Calming the rip tide
Flight of fancy

Poll numbers

The Political Arithmetik blog has great graphics pertaining to, surprise surprise, political matters.  I really like the ones portraying Presidential approval ratings. 

Bushfullterm20061022This chart plots all the different polls (grey dots) at once; the blue line is the estimated approval rate over time while the scatter of grey dots provides an estimate of the reliability of the blue line. 

Different polls are different random samples of the population.  Random sampling is not fool-proof; any one sample has a chance, albeit small, to poorly represent the population.  That's why the dots add greatly to the chart.

ApprovalatmidtermDerek pointed me to a different chart, a simple dot plot that shows Bush's 2006 mid-term approval rate was the 2nd worst since 1946.  To paraphrase him, this is a scenario in which the chart does not add much because the underlying data is a simple ranked list.

He also suggested differentiating the 2nd term presidents from the one-termers.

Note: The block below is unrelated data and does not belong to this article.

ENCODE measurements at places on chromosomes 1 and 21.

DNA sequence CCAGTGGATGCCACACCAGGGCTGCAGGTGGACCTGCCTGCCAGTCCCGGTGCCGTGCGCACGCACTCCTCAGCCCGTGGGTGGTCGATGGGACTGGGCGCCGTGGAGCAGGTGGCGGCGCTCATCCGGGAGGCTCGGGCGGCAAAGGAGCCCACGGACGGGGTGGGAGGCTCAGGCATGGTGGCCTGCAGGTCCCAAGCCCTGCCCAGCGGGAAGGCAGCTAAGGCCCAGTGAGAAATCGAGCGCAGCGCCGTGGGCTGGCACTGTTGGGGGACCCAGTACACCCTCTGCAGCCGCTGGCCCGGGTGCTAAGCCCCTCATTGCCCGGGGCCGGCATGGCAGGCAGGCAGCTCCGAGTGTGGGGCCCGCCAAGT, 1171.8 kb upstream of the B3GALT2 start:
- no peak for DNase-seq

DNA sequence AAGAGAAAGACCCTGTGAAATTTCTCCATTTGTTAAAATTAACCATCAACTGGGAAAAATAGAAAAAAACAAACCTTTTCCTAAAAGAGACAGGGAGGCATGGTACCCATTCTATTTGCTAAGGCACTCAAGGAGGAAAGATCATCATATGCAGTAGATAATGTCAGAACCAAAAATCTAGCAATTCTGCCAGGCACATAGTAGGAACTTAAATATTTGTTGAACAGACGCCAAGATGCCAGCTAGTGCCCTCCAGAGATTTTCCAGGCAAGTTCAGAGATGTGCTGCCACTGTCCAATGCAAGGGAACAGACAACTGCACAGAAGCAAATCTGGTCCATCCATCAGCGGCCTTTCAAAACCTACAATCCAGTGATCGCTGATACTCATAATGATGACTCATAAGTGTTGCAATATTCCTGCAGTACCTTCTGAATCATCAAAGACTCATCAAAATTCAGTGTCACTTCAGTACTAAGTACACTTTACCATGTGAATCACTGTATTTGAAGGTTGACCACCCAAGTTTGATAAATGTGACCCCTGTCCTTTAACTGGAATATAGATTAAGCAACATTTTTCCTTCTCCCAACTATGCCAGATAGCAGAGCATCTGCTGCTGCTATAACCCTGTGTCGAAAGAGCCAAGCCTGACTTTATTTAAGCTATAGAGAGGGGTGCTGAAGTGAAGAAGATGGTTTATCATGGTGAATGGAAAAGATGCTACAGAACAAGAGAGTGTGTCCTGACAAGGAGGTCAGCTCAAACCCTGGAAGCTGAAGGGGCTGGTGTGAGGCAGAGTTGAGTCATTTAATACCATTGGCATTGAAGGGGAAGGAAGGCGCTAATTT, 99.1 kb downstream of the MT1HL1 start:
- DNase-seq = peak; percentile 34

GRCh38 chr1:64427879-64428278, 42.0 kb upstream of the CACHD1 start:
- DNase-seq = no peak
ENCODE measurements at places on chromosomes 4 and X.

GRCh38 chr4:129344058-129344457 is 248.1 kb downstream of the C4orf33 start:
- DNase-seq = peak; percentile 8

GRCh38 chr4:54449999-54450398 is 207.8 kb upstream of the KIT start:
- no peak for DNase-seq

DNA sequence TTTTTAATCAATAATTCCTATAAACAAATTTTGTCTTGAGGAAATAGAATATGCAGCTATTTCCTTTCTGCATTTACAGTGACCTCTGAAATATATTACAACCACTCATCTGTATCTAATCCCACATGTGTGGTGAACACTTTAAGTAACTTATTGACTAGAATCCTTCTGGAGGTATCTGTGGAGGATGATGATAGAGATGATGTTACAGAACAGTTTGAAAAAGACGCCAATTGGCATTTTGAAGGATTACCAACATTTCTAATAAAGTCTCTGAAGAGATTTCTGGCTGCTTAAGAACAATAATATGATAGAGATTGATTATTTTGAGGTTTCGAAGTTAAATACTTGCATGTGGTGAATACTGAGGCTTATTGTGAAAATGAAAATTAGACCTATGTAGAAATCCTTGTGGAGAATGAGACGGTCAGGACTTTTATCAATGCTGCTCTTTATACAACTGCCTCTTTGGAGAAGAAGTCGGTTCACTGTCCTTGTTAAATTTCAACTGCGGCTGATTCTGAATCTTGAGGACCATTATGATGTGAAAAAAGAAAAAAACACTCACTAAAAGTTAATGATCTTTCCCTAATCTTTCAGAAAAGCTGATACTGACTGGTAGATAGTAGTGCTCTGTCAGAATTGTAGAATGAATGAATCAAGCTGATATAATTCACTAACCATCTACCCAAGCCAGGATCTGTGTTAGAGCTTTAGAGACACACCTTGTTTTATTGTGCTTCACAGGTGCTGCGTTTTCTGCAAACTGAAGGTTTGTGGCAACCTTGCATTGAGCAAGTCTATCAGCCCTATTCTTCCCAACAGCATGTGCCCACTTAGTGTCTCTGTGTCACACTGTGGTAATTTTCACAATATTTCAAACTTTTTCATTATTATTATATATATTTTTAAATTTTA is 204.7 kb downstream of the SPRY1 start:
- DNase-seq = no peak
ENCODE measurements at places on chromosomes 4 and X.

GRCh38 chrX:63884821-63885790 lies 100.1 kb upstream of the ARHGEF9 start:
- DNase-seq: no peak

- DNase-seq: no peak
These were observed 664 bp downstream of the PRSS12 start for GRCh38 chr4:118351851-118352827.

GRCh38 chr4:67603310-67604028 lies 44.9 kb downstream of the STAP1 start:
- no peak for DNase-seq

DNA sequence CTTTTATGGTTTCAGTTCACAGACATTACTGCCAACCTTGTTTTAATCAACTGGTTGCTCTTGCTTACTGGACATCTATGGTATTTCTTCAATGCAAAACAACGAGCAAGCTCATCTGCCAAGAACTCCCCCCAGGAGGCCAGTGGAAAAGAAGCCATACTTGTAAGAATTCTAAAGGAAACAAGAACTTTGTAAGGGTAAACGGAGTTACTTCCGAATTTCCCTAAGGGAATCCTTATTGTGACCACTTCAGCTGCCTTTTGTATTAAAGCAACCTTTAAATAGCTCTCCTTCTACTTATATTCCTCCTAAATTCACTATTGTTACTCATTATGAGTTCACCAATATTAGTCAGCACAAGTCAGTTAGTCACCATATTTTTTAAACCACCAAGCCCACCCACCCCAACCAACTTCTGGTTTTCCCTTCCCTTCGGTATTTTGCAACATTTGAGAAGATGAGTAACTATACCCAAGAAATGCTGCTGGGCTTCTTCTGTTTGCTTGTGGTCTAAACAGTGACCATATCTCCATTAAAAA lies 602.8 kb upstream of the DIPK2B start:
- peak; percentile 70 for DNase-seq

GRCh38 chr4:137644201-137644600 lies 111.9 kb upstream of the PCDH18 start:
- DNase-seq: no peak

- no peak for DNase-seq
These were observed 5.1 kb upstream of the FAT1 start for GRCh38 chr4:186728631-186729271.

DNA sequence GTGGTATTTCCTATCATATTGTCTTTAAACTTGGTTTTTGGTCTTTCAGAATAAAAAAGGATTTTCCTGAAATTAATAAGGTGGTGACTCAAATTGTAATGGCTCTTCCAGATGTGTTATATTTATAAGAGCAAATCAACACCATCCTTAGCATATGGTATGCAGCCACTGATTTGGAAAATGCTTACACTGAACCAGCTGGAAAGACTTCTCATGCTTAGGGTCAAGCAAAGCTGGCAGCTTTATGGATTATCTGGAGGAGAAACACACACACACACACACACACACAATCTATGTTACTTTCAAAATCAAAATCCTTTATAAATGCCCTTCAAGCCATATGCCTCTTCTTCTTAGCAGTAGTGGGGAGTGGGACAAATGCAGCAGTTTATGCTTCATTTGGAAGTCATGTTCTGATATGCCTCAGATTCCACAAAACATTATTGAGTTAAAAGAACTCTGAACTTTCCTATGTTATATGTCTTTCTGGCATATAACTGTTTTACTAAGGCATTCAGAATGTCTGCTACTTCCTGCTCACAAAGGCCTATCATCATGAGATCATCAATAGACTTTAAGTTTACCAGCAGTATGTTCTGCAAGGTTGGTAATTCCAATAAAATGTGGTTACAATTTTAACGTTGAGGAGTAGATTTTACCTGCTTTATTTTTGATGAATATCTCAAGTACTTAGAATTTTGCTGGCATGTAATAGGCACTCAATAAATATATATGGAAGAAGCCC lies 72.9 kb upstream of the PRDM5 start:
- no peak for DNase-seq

Shown below is another view of the data,  emphasizing the time dimension.  The linked dots represent two-term presidents.  The gridlines delineate the minimum, average and maximum approval ratings over time.  Another line shows Bush's 2006 approval rating, which is the 2nd worst since 1946.   Redo_approvalrate

Lots of other great charts at this blog.  Check them out.



Feed You can follow this conversation by subscribing to the comment feed for this post.


The third chart could use red and blue to indicate whether the president was a Republican or a Democrat.


Isn't it remarkable also that he has both the second-lowest and the second-highest approval rates??


Truman is a two-term president and Lyndon Johnson is a one-term president?
Better to say "dots connect observations in which the president is the same".


In most cases, isn't it the case that if a President had two mid-term ratings, he would have had two terms?

Political history is definitely not my forte. So I stand corrected.

Xris (Flatbush Gardener)

I find the tick-marks associated with the years confusing; years are not points on a line. I'm guessing that it marks January 1st for each year?

Placing the year labels between the tick-marks would be clearer.

Jon Peltier

Xris -

The years are categories along the categorical X axis (along with the labels indicating current president).

If you want a precise date, the relevant mid-term approval rating is that measured just before the elections in early November.

The comments to this entry are closed.